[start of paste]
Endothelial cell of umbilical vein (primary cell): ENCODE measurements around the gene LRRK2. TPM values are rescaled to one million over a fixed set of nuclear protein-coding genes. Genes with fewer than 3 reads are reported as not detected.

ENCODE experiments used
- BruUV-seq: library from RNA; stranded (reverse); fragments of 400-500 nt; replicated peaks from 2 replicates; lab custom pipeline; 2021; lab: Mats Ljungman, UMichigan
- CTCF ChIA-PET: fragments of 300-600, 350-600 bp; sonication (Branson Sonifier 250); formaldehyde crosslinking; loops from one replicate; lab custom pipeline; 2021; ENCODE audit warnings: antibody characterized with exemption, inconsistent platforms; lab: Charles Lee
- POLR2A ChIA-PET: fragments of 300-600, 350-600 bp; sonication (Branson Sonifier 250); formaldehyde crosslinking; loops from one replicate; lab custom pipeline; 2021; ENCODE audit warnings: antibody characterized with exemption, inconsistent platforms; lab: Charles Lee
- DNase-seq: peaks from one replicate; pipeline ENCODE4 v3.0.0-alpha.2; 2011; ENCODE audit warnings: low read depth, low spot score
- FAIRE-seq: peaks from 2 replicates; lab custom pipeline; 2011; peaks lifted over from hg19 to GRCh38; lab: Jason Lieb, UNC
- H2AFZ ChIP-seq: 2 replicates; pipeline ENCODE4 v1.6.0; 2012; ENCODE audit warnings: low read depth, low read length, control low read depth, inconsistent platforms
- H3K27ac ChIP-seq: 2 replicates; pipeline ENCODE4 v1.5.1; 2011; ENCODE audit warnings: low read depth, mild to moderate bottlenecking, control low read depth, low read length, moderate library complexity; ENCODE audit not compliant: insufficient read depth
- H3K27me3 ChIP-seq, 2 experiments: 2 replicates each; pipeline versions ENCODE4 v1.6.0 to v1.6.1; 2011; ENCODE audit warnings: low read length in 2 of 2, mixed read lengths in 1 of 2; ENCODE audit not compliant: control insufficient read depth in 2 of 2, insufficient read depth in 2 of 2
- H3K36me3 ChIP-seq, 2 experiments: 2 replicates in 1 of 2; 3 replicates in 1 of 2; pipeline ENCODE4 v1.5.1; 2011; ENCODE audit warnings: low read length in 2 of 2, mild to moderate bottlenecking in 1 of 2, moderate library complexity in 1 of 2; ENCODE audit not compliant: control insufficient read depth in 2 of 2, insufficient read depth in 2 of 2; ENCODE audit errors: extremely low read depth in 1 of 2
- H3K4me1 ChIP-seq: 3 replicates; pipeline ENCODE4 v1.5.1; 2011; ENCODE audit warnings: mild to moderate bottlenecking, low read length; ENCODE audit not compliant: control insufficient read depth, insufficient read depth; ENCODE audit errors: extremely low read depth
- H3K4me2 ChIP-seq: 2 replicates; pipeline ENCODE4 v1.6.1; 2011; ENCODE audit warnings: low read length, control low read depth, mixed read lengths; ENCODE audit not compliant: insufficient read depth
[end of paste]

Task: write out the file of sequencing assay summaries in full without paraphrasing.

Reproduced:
Endothelial cell of umbilical vein (primary cell): ENCODE measurements around the gene LRRK2. TPM values are rescaled to one million over a fixed set of nuclear protein-coding genes. Genes with fewer than 3 reads are reported as not detected.

ENCODE experiments used
- BruUV-seq: library from RNA; stranded (reverse); fragments of 400-500 nt; replicated peaks from 2 replicates; lab custom pipeline; 2021; lab: Mats Ljungman, UMichigan
- CTCF ChIA-PET: fragments of 300-600, 350-600 bp; sonication (Branson Sonifier 250); formaldehyde crosslinking; loops from one replicate; lab custom pipeline; 2021; ENCODE audit warnings: antibody characterized with exemption, inconsistent platforms; lab: Charles Lee
- POLR2A ChIA-PET: fragments of 300-600, 350-600 bp; sonication (Branson Sonifier 250); formaldehyde crosslinking; loops from one replicate; lab custom pipeline; 2021; ENCODE audit warnings: antibody characterized with exemption, inconsistent platforms; lab: Charles Lee
- DNase-seq: peaks from one replicate; pipeline ENCODE4 v3.0.0-alpha.2; 2011; ENCODE audit warnings: low read depth, low spot score
- FAIRE-seq: peaks from 2 replicates; lab custom pipeline; 2011; peaks lifted over from hg19 to GRCh38; lab: Jason Lieb, UNC
- H2AFZ ChIP-seq: 2 replicates; pipeline ENCODE4 v1.6.0; 2012; ENCODE audit warnings: low read depth, low read length, control low read depth, inconsistent platforms
- H3K27ac ChIP-seq: 2 replicates; pipeline ENCODE4 v1.5.1; 2011; ENCODE audit warnings: low read depth, mild to moderate bottlenecking, control low read depth, low read length, moderate library complexity; ENCODE audit not compliant: insufficient read depth
- H3K27me3 ChIP-seq, 2 experiments: 2 replicates each; pipeline versions ENCODE4 v1.6.0 to v1.6.1; 2011; ENCODE audit warnings: low read length in 2 of 2, mixed read lengths in 1 of 2; ENCODE audit not compliant: control insufficient read depth in 2 of 2, insufficient read depth in 2 of 2
- H3K36me3 ChIP-seq, 2 experiments: 2 replicates in 1 of 2; 3 replicates in 1 of 2; pipeline ENCODE4 v1.5.1; 2011; ENCODE audit warnings: low read length in 2 of 2, mild to moderate bottlenecking in 1 of 2, moderate library complexity in 1 of 2; ENCODE audit not compliant: control insufficient read depth in 2 of 2, insufficient read depth in 2 of 2; ENCODE audit errors: extremely low read depth in 1 of 2
- H3K4me1 ChIP-seq: 3 replicates; pipeline ENCODE4 v1.5.1; 2011; ENCODE audit warnings: mild to moderate bottlenecking, low read length; ENCODE audit not compliant: control insufficient read depth, insufficient read depth; ENCODE audit errors: extremely low read depth
- H3K4me2 ChIP-seq: 2 replicates; pipeline ENCODE4 v1.6.1; 2011; ENCODE audit warnings: low read length, control low read depth, mixed read lengths; ENCODE audit not compliant: insufficient read depth